[Beowulf] A Good Linux Distribution to Start with?
kuang at bowie.gsfc.nasa.gov
Thu Sep 9 13:15:25 PDT 2004
But we have compatibility problem to install PVFS to our cluster (that
Any suggestion? Weijia Kuang
Robert G. Brown wrote:
>On Wed, 8 Sep 2004, Dragovich, Jeff wrote:
>>I am at the point in my beowulf cluster construction where I need to
>>pick the Linux distribution to use. I have a small cluster (10 nodes,
>>CISCO switch, a single control machine). The cluster will support
>>parallelizing/benchmarking a finite element program using MPI. I am
>>currently the only prospective user, and don't need sendmail and a bunch
>>of that stuff. Just dev tools.
>>Any comments on which Linux flavor to start with? I've read some jabs at
>>Fedora. Can't find a FAQ (after about 4 hours of searching) that really
>>discusses the pros and cons of each Linux variant related to Beowulf
>>clusters. I know religion is a hot topic, but please don't flame the
>I don't think this is addressed not because it gets religious but
>because you can do perfectly satisfactory clustering with any
>distribution. Many or even most distributions support at least basic
>clustering (with PVM and MPI) right in the distribution itself, so it is
>just a matter of selecting the packages for installation and then
>learning to use them. Of course all of them support raw network
>programming at the socket level. Higher end cluster tools are often
>also available for many of the distributions or are at worst a rebuild
>Fedora core 1 had issues, but FC2 is working pretty well for us here,
>both on desktops and (so far) on cluster nodes including opterons.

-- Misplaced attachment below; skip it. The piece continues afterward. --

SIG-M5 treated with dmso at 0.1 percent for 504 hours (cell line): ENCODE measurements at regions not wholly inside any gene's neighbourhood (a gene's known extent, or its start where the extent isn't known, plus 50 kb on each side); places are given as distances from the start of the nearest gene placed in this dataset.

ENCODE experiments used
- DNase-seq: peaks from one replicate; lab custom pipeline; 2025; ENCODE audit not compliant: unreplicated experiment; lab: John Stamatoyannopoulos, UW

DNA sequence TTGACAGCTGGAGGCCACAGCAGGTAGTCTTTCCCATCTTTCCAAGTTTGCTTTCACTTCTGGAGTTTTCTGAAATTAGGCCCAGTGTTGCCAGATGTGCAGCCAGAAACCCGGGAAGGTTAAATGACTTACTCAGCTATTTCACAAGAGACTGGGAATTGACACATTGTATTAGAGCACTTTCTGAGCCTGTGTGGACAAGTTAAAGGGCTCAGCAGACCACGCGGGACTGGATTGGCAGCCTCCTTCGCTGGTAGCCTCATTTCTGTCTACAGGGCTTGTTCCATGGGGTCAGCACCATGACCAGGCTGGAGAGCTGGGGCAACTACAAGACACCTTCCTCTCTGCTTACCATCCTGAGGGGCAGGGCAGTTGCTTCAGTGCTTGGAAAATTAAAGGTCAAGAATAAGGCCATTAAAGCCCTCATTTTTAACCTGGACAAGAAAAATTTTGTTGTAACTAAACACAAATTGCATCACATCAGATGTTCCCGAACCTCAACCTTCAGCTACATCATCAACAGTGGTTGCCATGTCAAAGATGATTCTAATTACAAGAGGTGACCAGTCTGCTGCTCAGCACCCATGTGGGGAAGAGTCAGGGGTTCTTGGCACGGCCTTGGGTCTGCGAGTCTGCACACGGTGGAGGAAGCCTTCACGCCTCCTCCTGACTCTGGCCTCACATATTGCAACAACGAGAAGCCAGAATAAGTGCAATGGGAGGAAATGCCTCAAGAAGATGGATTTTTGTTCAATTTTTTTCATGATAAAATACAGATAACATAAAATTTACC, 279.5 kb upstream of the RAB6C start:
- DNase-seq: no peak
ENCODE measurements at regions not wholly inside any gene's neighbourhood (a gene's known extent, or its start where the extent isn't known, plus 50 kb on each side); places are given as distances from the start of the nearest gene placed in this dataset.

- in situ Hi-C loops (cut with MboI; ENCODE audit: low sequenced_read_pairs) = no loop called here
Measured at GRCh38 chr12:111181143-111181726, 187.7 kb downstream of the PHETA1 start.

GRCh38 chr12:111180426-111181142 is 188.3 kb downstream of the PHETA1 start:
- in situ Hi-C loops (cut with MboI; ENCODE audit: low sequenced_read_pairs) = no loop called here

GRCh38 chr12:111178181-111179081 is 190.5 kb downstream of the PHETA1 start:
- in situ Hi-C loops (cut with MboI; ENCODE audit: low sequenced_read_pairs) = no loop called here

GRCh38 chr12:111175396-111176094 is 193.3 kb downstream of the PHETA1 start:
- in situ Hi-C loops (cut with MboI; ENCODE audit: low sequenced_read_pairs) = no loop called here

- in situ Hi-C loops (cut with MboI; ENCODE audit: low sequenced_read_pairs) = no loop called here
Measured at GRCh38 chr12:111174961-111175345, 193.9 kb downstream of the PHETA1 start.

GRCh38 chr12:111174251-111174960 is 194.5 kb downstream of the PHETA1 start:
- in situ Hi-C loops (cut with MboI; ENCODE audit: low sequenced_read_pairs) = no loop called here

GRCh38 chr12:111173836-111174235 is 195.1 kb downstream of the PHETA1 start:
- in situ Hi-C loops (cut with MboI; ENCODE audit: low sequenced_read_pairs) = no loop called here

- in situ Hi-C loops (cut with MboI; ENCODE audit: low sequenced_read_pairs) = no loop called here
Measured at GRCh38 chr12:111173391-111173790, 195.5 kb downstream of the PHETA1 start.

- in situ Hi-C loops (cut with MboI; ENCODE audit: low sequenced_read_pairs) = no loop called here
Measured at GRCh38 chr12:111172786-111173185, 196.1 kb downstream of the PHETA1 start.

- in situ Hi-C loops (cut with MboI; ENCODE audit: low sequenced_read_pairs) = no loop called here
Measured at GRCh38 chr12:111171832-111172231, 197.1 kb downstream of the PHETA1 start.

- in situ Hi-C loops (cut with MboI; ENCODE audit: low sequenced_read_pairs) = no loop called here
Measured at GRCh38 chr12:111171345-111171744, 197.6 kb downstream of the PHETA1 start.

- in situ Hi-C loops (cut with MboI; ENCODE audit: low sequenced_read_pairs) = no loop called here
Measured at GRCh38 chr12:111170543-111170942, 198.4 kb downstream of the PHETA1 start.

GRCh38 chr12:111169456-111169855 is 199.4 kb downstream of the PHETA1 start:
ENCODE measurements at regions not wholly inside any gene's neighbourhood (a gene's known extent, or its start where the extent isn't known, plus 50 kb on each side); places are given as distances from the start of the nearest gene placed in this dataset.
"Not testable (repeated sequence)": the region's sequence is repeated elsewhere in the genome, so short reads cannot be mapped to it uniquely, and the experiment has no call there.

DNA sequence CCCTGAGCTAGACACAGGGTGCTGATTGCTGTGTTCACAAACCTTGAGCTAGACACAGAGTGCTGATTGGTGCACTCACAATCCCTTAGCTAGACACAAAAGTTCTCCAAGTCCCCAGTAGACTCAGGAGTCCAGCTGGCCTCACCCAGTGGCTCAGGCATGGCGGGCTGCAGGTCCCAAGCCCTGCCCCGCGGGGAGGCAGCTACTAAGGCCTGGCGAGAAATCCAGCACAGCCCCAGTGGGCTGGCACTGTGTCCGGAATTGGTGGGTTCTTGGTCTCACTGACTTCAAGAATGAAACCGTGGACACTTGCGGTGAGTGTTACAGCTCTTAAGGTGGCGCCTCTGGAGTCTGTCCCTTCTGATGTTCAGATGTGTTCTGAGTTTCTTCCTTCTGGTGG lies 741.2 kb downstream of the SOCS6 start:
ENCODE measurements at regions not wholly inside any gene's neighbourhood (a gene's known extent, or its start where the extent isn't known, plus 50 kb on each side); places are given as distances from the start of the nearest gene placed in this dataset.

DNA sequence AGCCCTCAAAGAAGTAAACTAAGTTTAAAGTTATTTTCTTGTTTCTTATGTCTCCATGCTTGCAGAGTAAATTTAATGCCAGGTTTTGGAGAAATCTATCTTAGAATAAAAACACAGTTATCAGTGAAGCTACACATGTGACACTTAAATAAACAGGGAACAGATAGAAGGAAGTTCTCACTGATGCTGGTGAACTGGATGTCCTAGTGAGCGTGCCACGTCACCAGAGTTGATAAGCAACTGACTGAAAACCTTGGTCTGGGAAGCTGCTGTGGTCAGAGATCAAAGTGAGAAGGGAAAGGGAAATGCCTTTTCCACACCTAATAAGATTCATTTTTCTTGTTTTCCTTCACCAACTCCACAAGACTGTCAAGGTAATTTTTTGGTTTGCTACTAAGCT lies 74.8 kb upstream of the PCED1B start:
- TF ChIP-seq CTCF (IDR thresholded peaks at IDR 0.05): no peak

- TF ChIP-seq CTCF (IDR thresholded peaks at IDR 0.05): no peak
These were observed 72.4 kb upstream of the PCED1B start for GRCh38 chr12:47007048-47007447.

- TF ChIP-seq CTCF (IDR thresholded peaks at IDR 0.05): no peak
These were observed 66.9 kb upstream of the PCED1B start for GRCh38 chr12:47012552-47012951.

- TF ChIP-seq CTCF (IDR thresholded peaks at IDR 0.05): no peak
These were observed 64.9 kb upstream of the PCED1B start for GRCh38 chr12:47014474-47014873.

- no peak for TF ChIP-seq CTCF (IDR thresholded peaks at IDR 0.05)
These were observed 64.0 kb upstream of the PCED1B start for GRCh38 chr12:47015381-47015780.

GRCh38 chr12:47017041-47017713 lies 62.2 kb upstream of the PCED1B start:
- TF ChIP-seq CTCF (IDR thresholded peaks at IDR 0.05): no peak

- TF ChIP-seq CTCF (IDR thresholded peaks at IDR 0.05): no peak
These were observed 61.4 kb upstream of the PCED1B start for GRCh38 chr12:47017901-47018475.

>Centos (logo-free RHEL rebuild, stays within hours to days of RHEL at
>the logoless package level) should work as well as RHEL, obviously, and
>Red Hat itself (if you don't mind paying them on a per-node basis at
>fairly absurd rates) has always been a decent package to use for
>clustering. SuSE ditto -- lots of turnkey vendors use SuSE as a basis.
>Mandrake ditto -- it has its (IIRC) "CLIC" cluster-specific packaging.
>In both of these latter two cases there are again issues of licensing
>and charges on a per node or per cluster basis. On the non-RPM-based
>front, Debian is totally open and free and is certainly used in
>clusters. On the non-linux (but still totally open source) front,
>freebsd is used successfully in clusters.
>There are a number of so-called "cluster distributions" to choose from
>as well. OSCAR is an older one that I'm not sure is still being loved
>by anyone. ROCKS is a newer one, built on top of (IIRC) a RH 9 (?)
>release and maybe moving towards centos or FC? CLIC I mentioned. Scyld
>is a commercial but very powerful and well-supported "beowulf in a box"
>distribution, I believe derived from a RH variant these days but am not
>sure. Scyld can cost a lot for full support and everything, but for
>somebody doing what you are doing (basically learning/playing more or
>less out of pocket) they might give you a significant break.
>Clustermatic/bproc is a way of getting a lot of what scyld offers in
>a fully open source DIY way. I'm probably leaving a bunch out --
>nice diskless cluster projects, smaller and lesser known linux variants
>(which would still work), Caosity...
>So you have a plethora of choices, and I'm not about to tell you which
>one is "best" as the answer is none of them -- they are mostly pretty
>good, with various constellations of advantages and disadvantages.
>Not to let any good opportunity for editorializing pass, though...
>....my major beef with most of the cluster distributions is that they
>really require one to bend the simplicity and scalability and